X-ray Scanning

X-ray scans are performed to check for breaks and abnormalities in the skeletal system. During an X ray, the patient is covered with a protective smock and placed in front of a special camera, either standing or lying on a table. Based upon the area to be examined and the circumstances, different types of X-ray scans may be used.

Lateral X-ray:

An X-ray picture taken from the side.

AP, X-ray:
An X-ray picture in which the beams pass from front-to-back (anteroposterior). As opposed to a PA (posteroanterior) film in which the rays pass through the body from back-to-front.

Chest X-ray:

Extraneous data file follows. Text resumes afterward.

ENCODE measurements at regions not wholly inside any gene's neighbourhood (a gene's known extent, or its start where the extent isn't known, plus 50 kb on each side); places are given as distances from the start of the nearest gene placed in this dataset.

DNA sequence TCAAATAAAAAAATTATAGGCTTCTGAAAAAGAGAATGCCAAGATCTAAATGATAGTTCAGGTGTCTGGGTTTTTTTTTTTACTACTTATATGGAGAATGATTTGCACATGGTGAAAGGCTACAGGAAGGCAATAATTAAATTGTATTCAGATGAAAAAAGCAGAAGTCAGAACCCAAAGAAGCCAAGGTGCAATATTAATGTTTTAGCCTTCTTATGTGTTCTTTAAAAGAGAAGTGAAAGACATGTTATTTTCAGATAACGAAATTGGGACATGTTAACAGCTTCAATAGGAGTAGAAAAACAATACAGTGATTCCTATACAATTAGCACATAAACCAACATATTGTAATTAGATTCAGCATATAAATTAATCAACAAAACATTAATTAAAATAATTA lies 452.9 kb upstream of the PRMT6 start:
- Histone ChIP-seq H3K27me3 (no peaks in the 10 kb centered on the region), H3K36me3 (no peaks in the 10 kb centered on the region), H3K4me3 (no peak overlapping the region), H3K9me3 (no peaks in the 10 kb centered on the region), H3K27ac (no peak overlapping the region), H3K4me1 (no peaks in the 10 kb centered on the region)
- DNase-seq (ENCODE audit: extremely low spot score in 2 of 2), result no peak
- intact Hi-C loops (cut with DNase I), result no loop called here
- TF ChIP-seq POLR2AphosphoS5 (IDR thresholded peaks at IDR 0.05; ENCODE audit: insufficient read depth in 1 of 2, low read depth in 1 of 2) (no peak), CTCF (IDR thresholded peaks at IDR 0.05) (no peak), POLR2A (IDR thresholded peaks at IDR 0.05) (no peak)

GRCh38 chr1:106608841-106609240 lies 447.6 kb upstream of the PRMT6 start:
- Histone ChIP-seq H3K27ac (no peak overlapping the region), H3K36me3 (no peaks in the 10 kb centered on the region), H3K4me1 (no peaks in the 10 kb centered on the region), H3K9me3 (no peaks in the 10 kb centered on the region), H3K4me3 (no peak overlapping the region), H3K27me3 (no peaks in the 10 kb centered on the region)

A chest x-ray can be used to define abnormalities of the lungs such as excessive fluid, pneumonia, bronchitis, asthma, cysts, and cancers. Heart abnormalities, including fluid around the heart (pericardial effusion), an enlarged heart, heart failure, or abnormal anatomy of the heart can be revealed on the films. Certain bony structures of the chest, and broken bones or abnormalities of the bones of the spine (vertebrae) in the chest can often be seen. A chest x-ray is a safe procedure which is commonly used both in annual physical exams and evaluations of patients before certain surgical operations.